Framing of a home under construction

Advanced Framing Techniques To Cut Cost And Add Value

Advanced framing, or Optimal Value Engineering (OVE), combines several methods of reducing the amount of framing required in a home without compromising the home’s structural performance while also increasing thermal resistance. As we all know, a structurally sound home is vital to the sustainability of that home. This is why structural integrity should be considered first and foremost when implementing advanced framing techniques. The good news is that there are several safe and easy to implement advanced framing techniques that every builder should consider to provide greater value and avoid rising costs.

Why Is Advanced Framing Important?

Advanced framing reduces the amount of structural components, typically wood, needed to construct a home. In the building science world, the sum of the structural components in a wall assembly is referred to as the framing factor. The fewer structural components in a given wall assembly, the lower the framing factor and the more room there is for insulation. If you can’t tell where we’re going with this, the more insulation a home has, the better the home performs and the more comfortable it is for residents. A typical home without advanced framing has a framing factor of roughly 0.25, meaning that 25% of the wall is composed of non-insulating material such as wood studs. By implementing advanced framing practices, builders can reduce the framing factor by as much as 10%.

Benefits include higher R values in building assemblies, better HERS scores, and larger utility incentives.  As a matter of fact, these techniques result in tangible benefits for builders as well with reduced lumber cost and quicker installation due to fewer framing components. At a time when tariffs and labor shortages are shaking the industry, this can be increasingly important! By combining the benefits of high quality insulation and advanced framing, homeowners are able to enjoy a more comfortable and higher performing home while builders insulate their margins from reduced lumber and labor costs.  

Tips On Getting Started With Advanced Framing

Before implementing advanced framing techniques into new homes, make sure you consult with your local code officials and have your plans reviewed by an engineer. Codes vary and some structural alternatives to reducing the framing factor may not be permitted by local code.

There are numerous advanced framing techniques, such as:

  • Reducing double top plates to single for non-load bearing walls
  • Switching from 2X4 and 16 inches on center framing to 2X6 and 24 inches on center framing
  • Eliminating jack studs, cripple studs, and even headers for non load bearing walls

While these are all great strategies, this post focuses on THREE primary techniques; insulated wall corners, insulated headers, and insulated wall intersections.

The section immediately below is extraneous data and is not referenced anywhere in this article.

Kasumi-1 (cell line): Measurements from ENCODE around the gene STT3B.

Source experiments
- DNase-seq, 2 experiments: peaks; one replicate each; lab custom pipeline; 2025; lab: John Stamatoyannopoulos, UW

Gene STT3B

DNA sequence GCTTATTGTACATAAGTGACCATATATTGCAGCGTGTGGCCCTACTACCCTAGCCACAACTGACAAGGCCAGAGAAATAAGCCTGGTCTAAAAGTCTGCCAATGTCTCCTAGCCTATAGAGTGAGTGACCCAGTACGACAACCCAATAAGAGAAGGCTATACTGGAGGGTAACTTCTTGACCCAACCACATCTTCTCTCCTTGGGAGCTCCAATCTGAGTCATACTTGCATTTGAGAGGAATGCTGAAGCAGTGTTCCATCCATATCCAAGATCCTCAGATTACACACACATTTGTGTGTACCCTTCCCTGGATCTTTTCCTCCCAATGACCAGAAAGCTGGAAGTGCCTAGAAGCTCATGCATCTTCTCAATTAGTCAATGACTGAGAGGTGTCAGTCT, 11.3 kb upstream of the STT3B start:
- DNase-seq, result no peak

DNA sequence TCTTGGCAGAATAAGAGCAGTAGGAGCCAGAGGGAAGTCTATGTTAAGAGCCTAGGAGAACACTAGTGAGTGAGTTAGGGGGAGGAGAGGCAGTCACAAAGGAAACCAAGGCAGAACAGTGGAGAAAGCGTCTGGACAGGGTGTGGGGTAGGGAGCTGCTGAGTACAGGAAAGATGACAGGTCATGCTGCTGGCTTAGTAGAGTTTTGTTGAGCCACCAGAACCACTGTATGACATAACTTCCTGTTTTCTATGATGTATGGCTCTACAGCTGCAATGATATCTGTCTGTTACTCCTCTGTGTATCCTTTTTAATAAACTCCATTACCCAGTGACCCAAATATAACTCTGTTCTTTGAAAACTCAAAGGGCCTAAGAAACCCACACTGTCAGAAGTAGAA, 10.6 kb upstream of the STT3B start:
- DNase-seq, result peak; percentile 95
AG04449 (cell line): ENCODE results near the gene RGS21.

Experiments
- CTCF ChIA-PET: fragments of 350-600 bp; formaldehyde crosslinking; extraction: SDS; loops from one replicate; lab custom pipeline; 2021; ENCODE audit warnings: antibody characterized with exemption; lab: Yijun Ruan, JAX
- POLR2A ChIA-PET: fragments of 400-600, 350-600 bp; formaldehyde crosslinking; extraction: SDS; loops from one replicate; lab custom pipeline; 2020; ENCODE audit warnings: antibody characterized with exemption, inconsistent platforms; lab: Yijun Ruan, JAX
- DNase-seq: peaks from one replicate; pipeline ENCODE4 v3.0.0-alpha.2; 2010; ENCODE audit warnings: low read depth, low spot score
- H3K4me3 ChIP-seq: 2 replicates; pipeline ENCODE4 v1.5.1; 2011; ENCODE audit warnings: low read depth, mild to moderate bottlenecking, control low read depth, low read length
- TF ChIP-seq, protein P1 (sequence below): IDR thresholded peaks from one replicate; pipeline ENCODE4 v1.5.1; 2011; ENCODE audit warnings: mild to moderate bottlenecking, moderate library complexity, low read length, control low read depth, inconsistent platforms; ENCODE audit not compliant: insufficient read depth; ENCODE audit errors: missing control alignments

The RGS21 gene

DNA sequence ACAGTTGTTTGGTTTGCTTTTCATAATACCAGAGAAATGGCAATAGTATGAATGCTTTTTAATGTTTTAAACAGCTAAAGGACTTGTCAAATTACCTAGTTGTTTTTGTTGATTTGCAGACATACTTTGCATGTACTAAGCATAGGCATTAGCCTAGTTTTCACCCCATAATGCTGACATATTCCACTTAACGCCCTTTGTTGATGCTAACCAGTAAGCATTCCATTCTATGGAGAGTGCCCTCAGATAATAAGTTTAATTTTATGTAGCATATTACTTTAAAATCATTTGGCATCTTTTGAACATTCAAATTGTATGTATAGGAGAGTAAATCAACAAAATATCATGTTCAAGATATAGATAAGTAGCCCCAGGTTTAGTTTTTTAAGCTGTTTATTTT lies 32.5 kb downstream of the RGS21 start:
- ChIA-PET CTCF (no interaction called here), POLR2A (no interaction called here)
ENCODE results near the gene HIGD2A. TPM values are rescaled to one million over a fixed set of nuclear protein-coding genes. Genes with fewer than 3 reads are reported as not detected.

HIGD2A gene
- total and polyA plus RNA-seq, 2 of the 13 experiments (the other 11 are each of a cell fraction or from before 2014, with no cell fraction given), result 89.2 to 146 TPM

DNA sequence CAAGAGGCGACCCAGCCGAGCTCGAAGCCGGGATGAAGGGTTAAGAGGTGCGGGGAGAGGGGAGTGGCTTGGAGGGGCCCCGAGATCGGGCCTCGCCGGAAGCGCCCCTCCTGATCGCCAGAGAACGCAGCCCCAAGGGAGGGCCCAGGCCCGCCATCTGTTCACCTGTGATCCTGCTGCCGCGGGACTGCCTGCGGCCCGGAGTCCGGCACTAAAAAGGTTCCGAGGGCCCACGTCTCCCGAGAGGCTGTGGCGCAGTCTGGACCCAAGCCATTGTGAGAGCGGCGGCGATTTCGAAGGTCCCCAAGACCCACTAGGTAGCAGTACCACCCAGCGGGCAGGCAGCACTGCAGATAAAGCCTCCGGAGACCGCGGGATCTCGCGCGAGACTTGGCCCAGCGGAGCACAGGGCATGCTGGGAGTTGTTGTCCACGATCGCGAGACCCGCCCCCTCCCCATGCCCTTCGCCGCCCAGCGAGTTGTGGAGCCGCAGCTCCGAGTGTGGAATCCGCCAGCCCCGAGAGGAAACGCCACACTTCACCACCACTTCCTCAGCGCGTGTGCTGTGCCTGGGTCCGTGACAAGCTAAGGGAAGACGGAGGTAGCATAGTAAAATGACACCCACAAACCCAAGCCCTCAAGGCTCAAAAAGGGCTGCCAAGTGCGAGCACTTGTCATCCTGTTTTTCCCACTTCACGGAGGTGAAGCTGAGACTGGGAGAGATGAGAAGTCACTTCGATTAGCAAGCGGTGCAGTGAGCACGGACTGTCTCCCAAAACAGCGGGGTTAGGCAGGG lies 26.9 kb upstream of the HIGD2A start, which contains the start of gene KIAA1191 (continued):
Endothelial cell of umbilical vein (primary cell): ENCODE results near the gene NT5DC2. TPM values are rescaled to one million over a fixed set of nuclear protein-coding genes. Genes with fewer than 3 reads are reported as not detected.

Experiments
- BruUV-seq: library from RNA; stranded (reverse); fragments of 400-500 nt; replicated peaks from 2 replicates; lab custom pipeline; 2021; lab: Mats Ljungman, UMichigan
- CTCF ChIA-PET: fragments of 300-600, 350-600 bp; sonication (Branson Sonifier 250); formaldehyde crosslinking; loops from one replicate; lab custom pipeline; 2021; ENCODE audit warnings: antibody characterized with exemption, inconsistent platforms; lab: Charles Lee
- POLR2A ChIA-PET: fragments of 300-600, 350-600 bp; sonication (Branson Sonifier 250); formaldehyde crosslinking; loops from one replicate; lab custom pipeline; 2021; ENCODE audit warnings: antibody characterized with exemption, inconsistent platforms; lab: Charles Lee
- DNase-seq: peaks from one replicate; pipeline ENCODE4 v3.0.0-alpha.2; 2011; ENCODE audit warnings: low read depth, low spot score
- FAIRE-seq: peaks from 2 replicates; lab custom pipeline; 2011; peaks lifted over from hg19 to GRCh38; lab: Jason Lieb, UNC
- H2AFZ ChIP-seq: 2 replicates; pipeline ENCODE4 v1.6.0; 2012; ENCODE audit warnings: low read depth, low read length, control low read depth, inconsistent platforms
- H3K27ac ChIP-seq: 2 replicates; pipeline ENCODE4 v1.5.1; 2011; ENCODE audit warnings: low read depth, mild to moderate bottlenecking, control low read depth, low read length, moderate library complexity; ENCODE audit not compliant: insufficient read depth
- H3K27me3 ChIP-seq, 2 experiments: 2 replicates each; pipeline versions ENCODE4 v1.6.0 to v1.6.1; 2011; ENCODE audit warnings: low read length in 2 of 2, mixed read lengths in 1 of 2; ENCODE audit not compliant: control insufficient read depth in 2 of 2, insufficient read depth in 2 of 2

Insulated Corners

Traditionally, the intersection of exterior walls were framed either solid or with a dead air space that cannot be insulated. As a result, this has developed the nickname “cold corner” due to its lack of insulation. The best practice alternative is commonly referred to as a 3 stud, or “California” corner. This simply re-organizes the stud layout to maximize the insulated area, leaving a pocket for insulation to fill the corner.  Alternately, a 2 stud corner can also be used to the same effect by using drywall clips or a nailing edge in place of the third stud. 

Example of a "cold corner" that is not properly insulated
Example of a two stud corner with nailing strip and proper insulation

Insulated Headers

Many times the correct header size is not calculated and may be oversized, meaning they represent a large portion of the home’s uninsulated wall area. Even worse, headers either have an uninsulated air gap or a piece of non structural OSB in between in order for the header to equal the width of the wall assembly. While we certainly encourage builders to have their engineers properly size the headers, at a minimum the OSB or air gap should be replaced with a section of extruded polystyrene foam board (XPS), or blue board, although other insulation materials may be acceptable. The insulation can also be installed on the interior or exterior side of the header.

An example of an uninsulated header
An example of header insulation replacing the air gap
An example of header insulation centered between the header on either side

Insulated Wall Intersections

Where interior walls meet exterior walls often results in significant uninsulated wall area because of excessive blocking. In many cases this is a large area of solid framing that provides no structural benefits. A simple method is to install ladder blocking and align it so that insulation can be installed behind the wall intersection, resulting in a significant improvement to the overall performance of the wall assembly. This type of blocking can also be installed vertically as a nailing edge, while leaving a space for insulation.

An example of horizontal latter blocking to insulate an interior wall
An example of using a vertical stud as a drywall attachment point for interior wall insulation

Ready To Get Started?

There are many different levels of advanced framing strategies and the complexity of implementing each varies widely. However, there are several techniques, such as the three we’ve highlighted above, that are very simple to apply and frankly too easy not to do. The best part about utilizing these practices are the high-performance home benefits the homeowner receives, and the time and cost savings the builder gains all by utilizing fewer structural components.

We’re here to help you get started on your path to better performance and efficient savings. Let us know how we can help!

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